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Royal Mail: Pensions burden

Robert Peston | 12:51 UK time, Thursday, 8 February 2007

For ministers, the Royal Mail is a kind of giant testing ground for their intermittently bold plans to reconstruct the public sector.

Ministers were particularly impressed three or four years ago when Royal Mail reduced its workforce by some tens of thousands - which fired up the determination of the Treasury to reduce headcounts and costs elsewhere in the public sector, though so far without notable success.

So the big news today is that Royal Mail is closing its generous final salary scheme to new members and looking to reconfigure the scheme in a way that reduces its financial burden on the company. Difficult to see how that can be done without reducing the benefits it gives 170,000 working members - or perhaps increasing the costs for them.

As Allan Leighton, Royal Mail's chairman, said to me this morning, this is big stuff. But It's probably unavoidable when the company feels its long term viability is threatened by the £730m annual cost of servicing the fund.

It is conspicuous that Leighton has received backing from Alistair Darling, the trade and industry secretary, for these proposals. So a chill will be sent through the rest of the public sector, where pensions are conspicuously more generous than what's generally available in the private sector.

Comments   Post your comment

  • 1.
  • At 04:19 PM on 08 Feb 2007,
  • Kenneth Lockwood wrote:

Royal Mail Pension in Crisis
Lets set things straight :
1. Royal Mail is and always has been owned by the people and run on behalf of its one and only shareholder the Government of the UK.
2. When, as so many 'owners' of businesses took a 'pension holiday', the Government thus received more 'profit'.
3. The latest Government, New Labour, has made things much worse by extracting wealth from pensions generally through Mr Browns raid on Pension Funds.
4. This New Labour thought to have our Royal Mail & Post Office suffer further by having us face deregulation before any other European Countries thus forcing revenue to be cut.
5. They even caused RM/Post Office to lose perhaps a billion pounds by first backing then backing out of elaborate schemes to pay pensions and benefits through a computerised system.
6. They are now even taking their own postal business away and giving it to competitors.
7. This and all previous governments have shied away from giving Royal Mail the Capital it needed to build for the future.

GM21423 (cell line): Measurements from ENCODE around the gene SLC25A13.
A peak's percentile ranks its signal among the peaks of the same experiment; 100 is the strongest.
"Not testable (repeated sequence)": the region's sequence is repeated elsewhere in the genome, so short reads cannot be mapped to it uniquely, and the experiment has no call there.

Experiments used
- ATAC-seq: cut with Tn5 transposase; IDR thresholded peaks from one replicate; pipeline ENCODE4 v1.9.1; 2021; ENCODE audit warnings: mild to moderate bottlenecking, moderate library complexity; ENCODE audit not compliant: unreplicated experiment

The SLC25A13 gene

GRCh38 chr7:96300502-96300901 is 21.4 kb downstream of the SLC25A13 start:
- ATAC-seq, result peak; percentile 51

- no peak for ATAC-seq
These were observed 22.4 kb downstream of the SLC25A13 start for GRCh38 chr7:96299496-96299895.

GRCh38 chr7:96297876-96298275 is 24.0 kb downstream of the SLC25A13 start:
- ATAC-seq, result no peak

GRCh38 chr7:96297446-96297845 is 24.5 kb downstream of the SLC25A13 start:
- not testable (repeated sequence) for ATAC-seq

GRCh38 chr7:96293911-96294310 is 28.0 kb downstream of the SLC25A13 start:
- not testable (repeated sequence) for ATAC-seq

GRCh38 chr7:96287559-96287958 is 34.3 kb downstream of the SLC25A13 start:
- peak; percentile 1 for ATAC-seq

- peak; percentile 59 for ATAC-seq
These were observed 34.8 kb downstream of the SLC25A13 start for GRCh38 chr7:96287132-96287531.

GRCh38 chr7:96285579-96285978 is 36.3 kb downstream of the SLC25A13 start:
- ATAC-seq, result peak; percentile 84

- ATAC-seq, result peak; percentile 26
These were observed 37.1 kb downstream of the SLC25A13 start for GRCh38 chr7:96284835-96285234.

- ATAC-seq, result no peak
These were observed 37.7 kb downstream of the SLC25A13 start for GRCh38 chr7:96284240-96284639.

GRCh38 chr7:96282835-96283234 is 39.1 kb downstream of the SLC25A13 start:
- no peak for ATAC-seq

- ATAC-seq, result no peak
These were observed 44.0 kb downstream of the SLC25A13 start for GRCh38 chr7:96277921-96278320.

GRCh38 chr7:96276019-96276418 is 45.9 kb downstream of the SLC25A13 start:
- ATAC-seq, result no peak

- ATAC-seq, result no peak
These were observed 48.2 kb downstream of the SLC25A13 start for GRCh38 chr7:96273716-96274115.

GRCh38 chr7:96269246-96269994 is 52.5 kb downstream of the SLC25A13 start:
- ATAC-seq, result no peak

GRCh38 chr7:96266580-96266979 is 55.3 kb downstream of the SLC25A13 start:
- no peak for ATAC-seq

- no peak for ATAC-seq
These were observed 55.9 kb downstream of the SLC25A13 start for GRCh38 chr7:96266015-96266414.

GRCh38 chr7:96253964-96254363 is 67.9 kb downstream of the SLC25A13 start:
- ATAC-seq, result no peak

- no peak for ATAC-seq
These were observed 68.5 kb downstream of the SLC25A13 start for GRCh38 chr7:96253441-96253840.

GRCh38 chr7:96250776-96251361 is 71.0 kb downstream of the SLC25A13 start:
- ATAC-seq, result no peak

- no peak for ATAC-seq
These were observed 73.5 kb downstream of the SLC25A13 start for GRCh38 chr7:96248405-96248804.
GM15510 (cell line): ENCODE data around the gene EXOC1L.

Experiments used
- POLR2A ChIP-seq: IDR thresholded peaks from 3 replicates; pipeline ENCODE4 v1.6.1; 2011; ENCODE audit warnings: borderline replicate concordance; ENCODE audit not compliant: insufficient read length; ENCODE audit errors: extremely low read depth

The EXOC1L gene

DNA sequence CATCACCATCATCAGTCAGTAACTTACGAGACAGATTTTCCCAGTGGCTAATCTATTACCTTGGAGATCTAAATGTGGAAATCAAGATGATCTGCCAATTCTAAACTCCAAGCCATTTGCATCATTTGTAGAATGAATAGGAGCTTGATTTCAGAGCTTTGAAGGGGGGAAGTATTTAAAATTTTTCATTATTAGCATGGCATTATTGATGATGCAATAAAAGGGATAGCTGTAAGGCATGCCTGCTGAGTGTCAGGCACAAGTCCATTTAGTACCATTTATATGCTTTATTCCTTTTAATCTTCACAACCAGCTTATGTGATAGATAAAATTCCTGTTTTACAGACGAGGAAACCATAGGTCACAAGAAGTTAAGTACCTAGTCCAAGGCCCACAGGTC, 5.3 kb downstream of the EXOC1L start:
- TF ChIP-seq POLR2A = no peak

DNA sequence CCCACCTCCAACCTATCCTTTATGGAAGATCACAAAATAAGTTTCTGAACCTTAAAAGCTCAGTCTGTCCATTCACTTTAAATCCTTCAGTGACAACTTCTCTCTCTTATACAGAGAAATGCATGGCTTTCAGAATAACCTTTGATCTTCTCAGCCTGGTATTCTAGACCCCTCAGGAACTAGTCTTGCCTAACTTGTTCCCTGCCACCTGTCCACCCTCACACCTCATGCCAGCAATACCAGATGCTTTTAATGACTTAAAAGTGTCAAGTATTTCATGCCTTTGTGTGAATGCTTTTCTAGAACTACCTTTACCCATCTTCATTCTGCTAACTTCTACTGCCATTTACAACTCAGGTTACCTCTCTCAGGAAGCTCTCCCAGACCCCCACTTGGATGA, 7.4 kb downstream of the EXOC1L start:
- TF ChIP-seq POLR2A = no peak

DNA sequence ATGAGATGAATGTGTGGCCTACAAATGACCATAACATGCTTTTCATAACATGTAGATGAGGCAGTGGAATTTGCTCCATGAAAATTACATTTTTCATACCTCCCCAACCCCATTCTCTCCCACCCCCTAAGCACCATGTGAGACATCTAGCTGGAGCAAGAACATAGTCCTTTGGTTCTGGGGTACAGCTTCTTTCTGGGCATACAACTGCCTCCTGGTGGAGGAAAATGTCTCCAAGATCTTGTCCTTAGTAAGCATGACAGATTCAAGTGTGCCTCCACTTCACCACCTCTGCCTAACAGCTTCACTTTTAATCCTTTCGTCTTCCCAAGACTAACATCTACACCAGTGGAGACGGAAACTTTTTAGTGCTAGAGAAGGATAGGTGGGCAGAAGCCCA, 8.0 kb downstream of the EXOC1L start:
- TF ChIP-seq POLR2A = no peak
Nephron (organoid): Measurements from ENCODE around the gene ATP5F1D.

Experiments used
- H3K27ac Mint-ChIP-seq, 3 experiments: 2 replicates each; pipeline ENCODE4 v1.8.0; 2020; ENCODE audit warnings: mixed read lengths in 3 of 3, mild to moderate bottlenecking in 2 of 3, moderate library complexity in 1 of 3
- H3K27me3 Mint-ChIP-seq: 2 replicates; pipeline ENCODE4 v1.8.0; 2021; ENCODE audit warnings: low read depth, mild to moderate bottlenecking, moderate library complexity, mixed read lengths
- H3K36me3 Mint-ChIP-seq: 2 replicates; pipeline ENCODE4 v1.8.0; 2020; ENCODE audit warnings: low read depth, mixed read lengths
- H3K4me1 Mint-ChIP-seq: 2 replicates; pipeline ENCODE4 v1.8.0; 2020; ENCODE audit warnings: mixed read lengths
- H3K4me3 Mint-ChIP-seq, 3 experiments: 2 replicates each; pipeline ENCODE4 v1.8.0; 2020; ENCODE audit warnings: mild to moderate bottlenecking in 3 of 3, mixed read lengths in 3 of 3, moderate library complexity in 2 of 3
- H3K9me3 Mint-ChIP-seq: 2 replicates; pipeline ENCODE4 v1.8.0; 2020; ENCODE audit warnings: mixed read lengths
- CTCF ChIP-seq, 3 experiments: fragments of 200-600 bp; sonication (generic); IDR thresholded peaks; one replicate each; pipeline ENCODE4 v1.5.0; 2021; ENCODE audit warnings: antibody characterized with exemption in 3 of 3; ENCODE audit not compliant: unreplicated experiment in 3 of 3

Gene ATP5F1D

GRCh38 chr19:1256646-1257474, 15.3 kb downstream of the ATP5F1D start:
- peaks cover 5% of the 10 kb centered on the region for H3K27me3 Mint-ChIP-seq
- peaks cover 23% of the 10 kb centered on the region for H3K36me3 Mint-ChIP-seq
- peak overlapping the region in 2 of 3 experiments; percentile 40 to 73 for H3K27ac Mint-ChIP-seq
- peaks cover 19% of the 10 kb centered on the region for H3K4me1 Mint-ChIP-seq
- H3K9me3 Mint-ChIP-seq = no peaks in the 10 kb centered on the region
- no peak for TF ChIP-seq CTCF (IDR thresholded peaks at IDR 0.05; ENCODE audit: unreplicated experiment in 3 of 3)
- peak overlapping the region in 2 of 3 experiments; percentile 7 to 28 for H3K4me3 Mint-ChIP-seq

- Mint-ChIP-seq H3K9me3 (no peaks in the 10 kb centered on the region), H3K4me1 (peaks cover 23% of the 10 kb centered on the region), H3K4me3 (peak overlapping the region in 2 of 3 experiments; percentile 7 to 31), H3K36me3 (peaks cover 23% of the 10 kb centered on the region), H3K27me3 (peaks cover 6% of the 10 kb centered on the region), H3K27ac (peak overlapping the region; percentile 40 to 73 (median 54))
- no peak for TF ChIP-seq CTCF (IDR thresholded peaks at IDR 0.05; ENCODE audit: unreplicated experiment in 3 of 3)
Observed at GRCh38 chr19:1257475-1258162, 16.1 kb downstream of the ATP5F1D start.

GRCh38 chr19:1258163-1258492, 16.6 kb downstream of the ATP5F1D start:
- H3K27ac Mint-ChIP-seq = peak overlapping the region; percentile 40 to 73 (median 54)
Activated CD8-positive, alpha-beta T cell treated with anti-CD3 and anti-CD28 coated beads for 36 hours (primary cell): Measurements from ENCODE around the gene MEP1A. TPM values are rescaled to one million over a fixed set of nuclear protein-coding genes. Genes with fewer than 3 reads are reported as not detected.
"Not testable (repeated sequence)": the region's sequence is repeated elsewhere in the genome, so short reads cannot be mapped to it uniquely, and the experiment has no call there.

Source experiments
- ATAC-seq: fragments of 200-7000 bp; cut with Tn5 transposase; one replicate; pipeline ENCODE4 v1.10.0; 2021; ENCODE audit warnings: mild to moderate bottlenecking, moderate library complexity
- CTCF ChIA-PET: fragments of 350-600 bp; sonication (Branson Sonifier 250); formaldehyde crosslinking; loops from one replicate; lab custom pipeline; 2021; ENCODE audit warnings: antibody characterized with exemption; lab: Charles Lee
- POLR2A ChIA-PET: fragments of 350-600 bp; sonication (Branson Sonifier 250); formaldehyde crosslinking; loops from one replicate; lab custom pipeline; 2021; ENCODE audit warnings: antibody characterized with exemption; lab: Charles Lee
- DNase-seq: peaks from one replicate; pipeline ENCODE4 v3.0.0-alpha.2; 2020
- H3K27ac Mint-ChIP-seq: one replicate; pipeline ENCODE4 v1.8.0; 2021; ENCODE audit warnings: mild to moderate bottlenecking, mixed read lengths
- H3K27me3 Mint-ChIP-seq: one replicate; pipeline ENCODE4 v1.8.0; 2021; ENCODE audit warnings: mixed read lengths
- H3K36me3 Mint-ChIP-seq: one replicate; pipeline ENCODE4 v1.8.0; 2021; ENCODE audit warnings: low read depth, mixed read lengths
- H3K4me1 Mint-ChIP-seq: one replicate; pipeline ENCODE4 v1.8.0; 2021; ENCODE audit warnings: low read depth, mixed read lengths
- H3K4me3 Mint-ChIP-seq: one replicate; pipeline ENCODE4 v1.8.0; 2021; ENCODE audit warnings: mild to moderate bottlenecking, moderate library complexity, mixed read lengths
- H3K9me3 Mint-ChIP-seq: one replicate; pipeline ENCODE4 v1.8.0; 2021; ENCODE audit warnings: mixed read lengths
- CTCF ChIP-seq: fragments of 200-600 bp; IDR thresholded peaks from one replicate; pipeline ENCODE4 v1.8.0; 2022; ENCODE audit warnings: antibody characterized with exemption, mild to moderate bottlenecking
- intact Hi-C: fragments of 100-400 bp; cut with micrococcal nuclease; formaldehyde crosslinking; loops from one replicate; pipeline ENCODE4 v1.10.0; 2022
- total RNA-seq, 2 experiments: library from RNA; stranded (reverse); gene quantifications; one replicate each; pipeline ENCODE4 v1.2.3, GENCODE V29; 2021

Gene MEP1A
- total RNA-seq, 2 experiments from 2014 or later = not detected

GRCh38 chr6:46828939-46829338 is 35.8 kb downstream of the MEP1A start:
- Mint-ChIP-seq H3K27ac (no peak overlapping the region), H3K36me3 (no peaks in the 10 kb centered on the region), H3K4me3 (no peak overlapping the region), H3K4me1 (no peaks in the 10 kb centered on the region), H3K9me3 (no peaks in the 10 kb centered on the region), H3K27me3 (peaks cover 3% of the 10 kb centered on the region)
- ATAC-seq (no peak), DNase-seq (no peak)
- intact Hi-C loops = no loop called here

8. The Royal Mail Pension fund, and perhaps many others should be taking these charlatons to court for their failures.
9. It is almost sickening to know that MPs Pensions are better funded, better protected, and that these nairdowells will never have to worry about their Retirements like the rest of us.

Ken Lockwood
RM Pensioner

  • 2.
  • At 04:23 PM on 08 Feb 2007,
  • Stephen Barnes wrote:

I have worked for Royal Mail for 34 years and this lot of managers are the least trustworthy lot I have seen. I don't trust them to run the business let alone look after my pension.

When Allan Leighton was foisted upon us he said "I want to make this a great place to work". The truth is the morale is now the lowest that it has ever been and the staff can't wait for him and his F.A. side-kick to go. Simply making cuts all the time isn't going to turn the business around. They have this week annouced that they are going to stop the suppy of uniforms until the next financial year. Taking the shirts from the backs of staff to stuff into the pension hole is too little too late.

What the business now is a new broom that will work with the staff instead of against them. Perhaps the new man at the top willl be called Wilberforce so that he can end the slavery in Royal Mail. We have postmen being made to do one walk of 3.5 hours and then ordered out to do another.

  • 3.
  • At 04:24 PM on 08 Feb 2007,
  • stephen moss wrote:

The only thing that will be for sure,is that whilst the staff are loosing out . The pension and bonus arragements for those in charge will reach offensive and immoral heights.

  • 4.
  • At 04:31 PM on 08 Feb 2007,
  • Stuart Edwards wrote:

Better to close pension schemes new applicants as they know what they are signing upto. Those who have already paid into schemes do need protection from retrospective "goal post moving"

  • 5.
  • At 04:45 PM on 08 Feb 2007,